I, ignorant in these fields, feel obliged to give you a scouting report in hopes of provoking you. Again I note JS Mill, ch 3, On Liberty, on how engaging even apparently badly flawed dissident perspectives can help one refine one’s own views. Occasionally, as he notes, one actually finds that a crackpot idea is largely right.

    So I will go ahead and disgrace myself…. I found the video annoying for all the gimmickry (music etc) typical of all such productions of the genre, whether a film revealing how Charles Darwin was a robot created by aliens or a travelogue about the Great Skyscrapers of the World. Also, it necessarily cannot provide adequate detail much less footnotes.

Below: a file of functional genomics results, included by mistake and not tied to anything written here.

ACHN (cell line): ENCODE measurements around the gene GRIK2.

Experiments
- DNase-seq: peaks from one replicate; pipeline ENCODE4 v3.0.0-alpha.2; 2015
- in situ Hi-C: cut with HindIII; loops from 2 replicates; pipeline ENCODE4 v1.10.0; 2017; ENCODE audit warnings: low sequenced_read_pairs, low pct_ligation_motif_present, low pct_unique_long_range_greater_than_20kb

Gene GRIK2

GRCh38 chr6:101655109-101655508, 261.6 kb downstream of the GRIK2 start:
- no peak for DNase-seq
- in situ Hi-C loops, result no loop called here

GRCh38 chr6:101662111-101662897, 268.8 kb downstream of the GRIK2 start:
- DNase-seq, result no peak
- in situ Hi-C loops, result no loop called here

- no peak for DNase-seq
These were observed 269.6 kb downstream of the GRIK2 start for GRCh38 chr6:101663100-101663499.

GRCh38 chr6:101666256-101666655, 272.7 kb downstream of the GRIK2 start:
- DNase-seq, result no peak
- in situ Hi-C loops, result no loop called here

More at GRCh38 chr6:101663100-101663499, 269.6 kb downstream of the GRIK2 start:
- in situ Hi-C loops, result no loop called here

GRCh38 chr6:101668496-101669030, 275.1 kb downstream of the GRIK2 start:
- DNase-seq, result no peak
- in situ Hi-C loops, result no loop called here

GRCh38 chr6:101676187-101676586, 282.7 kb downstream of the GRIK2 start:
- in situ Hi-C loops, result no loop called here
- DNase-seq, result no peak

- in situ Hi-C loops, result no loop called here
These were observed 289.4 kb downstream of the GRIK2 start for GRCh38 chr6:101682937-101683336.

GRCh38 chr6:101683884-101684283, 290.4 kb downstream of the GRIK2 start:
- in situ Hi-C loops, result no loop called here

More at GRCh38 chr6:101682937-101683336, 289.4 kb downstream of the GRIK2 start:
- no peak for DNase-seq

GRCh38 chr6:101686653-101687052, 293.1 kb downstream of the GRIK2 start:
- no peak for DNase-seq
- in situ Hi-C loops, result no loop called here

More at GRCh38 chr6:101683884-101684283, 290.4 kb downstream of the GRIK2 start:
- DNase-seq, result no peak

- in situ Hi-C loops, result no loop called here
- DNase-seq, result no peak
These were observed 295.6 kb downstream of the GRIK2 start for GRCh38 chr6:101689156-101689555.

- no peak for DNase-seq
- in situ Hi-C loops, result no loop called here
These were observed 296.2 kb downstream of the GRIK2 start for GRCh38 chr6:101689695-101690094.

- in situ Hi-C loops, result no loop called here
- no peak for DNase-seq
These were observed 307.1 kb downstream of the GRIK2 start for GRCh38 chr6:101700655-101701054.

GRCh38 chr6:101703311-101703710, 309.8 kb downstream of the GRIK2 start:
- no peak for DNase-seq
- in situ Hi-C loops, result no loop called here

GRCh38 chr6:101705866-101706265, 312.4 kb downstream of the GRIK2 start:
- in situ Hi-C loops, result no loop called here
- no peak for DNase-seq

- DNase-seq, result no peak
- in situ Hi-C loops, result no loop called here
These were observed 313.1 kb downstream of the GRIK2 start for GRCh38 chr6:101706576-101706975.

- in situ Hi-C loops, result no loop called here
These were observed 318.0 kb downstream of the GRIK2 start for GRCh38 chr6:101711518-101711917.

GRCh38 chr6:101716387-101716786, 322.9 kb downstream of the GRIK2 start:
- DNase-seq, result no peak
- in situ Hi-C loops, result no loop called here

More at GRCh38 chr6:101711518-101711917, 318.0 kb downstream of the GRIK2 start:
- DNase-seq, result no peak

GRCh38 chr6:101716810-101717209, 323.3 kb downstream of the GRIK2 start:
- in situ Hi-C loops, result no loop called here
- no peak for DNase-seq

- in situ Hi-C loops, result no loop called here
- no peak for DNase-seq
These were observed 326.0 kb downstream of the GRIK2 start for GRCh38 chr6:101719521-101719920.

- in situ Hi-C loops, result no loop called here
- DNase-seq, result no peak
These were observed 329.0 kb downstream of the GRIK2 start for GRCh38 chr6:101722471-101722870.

Nevertheless, although I am moderately prejudiced against seeing conspiracies in history, I found it highly compelling. I also found it so interesting that it was hard to stop intermittently as I was cooking dinner.

    I found it annoyingly compelling. Yes, it was successful as a polemic, but polemics can be largely true. I began hoping for weaknesses. I do not know enough to recognize them clearly. Here is where I hope you, non-ideologically, will find weaknesses. Though I lack the knowledge to see weaknesses, I am left with questions (perhaps not so much if I’d read his book) that may need answering such as the following: